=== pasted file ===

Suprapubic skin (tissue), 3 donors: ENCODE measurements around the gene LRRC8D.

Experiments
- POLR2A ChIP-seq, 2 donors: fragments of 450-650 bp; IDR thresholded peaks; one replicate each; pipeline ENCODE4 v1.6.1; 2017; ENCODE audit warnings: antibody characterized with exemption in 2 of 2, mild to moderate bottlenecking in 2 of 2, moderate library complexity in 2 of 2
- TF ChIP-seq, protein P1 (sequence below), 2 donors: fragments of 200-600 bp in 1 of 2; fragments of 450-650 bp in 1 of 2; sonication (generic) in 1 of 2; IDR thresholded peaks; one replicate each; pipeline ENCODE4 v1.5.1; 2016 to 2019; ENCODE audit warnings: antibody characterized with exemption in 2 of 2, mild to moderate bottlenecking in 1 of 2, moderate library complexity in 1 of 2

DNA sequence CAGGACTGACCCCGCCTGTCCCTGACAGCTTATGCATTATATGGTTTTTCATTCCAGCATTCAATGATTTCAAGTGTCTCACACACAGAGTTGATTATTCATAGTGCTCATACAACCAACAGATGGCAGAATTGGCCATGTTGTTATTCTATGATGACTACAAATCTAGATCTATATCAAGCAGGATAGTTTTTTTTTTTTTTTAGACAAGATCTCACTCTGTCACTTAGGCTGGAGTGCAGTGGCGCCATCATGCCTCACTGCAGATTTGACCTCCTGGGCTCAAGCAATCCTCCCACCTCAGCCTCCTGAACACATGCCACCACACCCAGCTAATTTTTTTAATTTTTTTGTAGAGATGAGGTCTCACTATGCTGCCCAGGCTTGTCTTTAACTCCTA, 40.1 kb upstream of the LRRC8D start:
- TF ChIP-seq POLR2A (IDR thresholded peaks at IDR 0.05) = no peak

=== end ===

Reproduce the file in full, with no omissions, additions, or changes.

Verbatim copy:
Suprapubic skin (tissue), 3 donors: ENCODE measurements around the gene LRRC8D.

Experiments
- POLR2A ChIP-seq, 2 donors: fragments of 450-650 bp; IDR thresholded peaks; one replicate each; pipeline ENCODE4 v1.6.1; 2017; ENCODE audit warnings: antibody characterized with exemption in 2 of 2, mild to moderate bottlenecking in 2 of 2, moderate library complexity in 2 of 2
- TF ChIP-seq, protein P1 (sequence below), 2 donors: fragments of 200-600 bp in 1 of 2; fragments of 450-650 bp in 1 of 2; sonication (generic) in 1 of 2; IDR thresholded peaks; one replicate each; pipeline ENCODE4 v1.5.1; 2016 to 2019; ENCODE audit warnings: antibody characterized with exemption in 2 of 2, mild to moderate bottlenecking in 1 of 2, moderate library complexity in 1 of 2

DNA sequence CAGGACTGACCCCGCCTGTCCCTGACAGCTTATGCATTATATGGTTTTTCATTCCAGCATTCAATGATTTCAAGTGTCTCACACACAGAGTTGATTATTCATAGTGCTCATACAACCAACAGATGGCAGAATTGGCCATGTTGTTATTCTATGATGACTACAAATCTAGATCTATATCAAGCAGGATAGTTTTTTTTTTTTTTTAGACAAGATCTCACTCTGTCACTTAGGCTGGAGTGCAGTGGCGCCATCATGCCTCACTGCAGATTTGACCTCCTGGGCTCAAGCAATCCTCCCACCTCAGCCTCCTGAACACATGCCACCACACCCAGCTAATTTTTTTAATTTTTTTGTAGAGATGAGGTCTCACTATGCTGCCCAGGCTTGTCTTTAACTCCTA, 40.1 kb upstream of the LRRC8D start:
- TF ChIP-seq POLR2A (IDR thresholded peaks at IDR 0.05) = no peak